Asked if more excavations will be carried out,  the President said they told their members (in CMP) to consider some ideas that could speed up the process.

Replying to another question about a reconciliation committee, he said that this committee could be a way (forward). “I raised the issue before, we can examine the possibility, if it supports the excellent work of the CMP,” the President said.

President Christodoulides spoke about the financial aspect which is also very important.

“That’s why I mentioned before that they (the CMP) need to have more teams because it is a pity to have information but not have enough teams in order to proceed. So these issues are going to be discussed between our two members (in CMP) and I’m sure that they will have some suggestions that myself and Ersin are going to decide on,” he said.

The Turkish Cypriot leader said that they are here to express appreciation for the work the CMP and the scientists are doing here and expressed hope there will be further work to locate more remains in order to bring a relief to the families.

“We very much want to do our best so the pain of the families is reduced,” he said, adding that this is a humanitarian issue, "something that is outside of politics therefore whatever we can do to improve the discovery of missing persons is something that we owe to the families, we owe to humanity and we will do our best.”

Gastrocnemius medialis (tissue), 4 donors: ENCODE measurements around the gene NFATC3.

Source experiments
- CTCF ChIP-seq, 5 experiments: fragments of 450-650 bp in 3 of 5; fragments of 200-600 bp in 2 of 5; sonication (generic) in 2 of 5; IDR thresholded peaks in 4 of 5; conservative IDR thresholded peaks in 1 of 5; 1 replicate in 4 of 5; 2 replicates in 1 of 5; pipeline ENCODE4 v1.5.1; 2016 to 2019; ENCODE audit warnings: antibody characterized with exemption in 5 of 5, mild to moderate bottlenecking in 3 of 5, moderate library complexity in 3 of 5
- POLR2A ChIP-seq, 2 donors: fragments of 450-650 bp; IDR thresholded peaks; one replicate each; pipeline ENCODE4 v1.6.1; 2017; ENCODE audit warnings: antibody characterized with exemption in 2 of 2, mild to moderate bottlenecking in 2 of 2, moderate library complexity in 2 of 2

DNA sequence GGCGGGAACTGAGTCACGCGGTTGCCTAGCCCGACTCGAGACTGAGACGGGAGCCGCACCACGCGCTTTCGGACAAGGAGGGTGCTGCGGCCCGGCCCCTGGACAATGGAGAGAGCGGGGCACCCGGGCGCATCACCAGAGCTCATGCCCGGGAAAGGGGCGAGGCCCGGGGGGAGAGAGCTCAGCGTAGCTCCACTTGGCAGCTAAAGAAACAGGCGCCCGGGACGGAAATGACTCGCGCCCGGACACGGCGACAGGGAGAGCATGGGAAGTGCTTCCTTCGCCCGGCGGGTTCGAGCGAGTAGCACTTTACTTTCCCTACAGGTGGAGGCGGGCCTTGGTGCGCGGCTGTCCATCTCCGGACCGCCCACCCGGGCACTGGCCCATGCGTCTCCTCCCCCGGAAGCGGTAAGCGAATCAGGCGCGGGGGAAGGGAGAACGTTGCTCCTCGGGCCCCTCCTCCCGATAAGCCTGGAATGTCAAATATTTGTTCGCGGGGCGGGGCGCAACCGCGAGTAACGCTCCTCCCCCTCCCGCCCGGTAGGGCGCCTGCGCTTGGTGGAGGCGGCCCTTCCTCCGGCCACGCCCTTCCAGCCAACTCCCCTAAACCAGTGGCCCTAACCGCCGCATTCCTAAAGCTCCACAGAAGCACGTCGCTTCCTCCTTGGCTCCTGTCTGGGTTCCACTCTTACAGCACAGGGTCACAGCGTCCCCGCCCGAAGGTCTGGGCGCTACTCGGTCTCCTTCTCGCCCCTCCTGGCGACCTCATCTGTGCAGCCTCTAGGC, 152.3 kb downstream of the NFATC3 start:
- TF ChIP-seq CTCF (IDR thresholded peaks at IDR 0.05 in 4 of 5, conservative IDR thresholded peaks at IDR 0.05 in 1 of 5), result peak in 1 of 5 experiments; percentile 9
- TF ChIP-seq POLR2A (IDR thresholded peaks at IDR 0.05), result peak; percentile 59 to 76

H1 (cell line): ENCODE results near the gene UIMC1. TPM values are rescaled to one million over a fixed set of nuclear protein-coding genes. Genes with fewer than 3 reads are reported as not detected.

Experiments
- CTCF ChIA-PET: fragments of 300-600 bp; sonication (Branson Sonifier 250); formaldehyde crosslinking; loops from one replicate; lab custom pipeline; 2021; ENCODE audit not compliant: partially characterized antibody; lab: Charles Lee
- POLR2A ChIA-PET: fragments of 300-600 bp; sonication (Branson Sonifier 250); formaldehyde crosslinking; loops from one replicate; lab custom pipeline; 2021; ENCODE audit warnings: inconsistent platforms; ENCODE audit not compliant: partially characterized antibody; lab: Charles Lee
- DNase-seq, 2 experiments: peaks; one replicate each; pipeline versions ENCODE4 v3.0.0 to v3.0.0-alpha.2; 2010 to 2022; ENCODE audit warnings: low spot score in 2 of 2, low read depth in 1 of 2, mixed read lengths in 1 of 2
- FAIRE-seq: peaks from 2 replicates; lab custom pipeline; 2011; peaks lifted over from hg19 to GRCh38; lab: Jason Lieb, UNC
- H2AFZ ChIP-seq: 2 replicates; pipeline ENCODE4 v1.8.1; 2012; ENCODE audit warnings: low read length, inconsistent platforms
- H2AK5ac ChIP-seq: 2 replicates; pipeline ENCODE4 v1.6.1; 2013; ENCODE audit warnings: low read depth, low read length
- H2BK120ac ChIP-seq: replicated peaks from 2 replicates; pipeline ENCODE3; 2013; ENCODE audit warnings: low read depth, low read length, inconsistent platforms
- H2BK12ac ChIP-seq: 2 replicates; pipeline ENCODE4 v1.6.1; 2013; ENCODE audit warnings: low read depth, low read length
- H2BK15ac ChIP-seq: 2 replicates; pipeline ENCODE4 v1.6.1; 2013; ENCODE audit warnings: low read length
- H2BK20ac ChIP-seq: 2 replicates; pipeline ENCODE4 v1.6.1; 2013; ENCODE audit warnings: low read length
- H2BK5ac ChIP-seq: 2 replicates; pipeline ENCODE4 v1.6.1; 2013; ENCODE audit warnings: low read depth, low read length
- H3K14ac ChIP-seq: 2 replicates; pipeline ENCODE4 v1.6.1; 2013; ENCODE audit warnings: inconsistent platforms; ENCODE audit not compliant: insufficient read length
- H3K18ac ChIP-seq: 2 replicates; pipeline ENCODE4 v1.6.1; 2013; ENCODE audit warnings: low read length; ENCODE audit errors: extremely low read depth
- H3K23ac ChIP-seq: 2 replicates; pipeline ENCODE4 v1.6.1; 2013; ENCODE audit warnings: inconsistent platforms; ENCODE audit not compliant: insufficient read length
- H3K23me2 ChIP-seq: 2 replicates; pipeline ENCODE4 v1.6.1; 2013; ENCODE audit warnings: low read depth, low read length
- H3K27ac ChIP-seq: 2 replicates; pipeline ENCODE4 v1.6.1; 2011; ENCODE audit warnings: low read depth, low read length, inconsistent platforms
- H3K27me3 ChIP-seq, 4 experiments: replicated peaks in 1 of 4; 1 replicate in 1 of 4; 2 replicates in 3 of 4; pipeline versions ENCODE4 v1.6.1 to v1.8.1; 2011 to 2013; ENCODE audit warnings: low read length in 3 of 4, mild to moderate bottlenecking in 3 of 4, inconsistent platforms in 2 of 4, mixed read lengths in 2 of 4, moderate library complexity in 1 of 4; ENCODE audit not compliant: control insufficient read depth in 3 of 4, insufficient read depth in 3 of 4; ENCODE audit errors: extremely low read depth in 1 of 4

Tatar said that they both encourage people who know about sites to come forward and give information.

Commenting on President Christodoulides’ statement about a possible new meeting he reiterated his position about "reaffirming our sovereign equality and equal international status." 

In other statements after they met with the scientists Tatar said that they are impressed with the progress of the science adding that they are doing an excellent job and hoped they can find more remains. He said that they were informed there are 42 cases of missing persons in the world and CMP, in world rankings, is one of the best. He said that this was an opportunity for him to thank all these people for their work “but as Nikos said we encourage people to share information, before they die.”

He said that his father was member of the CMP for 21 years and today he wanted to thank the Committee and the third person (from the UN) who met his father and this year is retiring.

Cyprus has been divided since 1974, when Turkey invaded and occupied its northern third. Repeated rounds of UN-led peace talks have so far failed to yield results. The latest round of negotiations, in July 2017 at the Swiss resort of Crans-Montana ended inconclusively.

Since 1974, the fate of hundreds of people remains unknown. A Committee on Missing Persons has been established, upon agreement between the leaders of the two communities, with the scope of exhuming, identifying and returning to their relatives the remains of 492 Turkish Cypriots and 1,510 Greek Cypriots, who went missing during the inter-communal fighting of 1963-1964 and in 1974.

According to statistical data published on the CMP website by June 30, 2023, of 1510 Greek Cypriot missing persons 741 were identified and 769 are still missing. Out of 492 Turkish Cypriot missing persons 292 were identified and 200 are still missing.

(Source: CNA)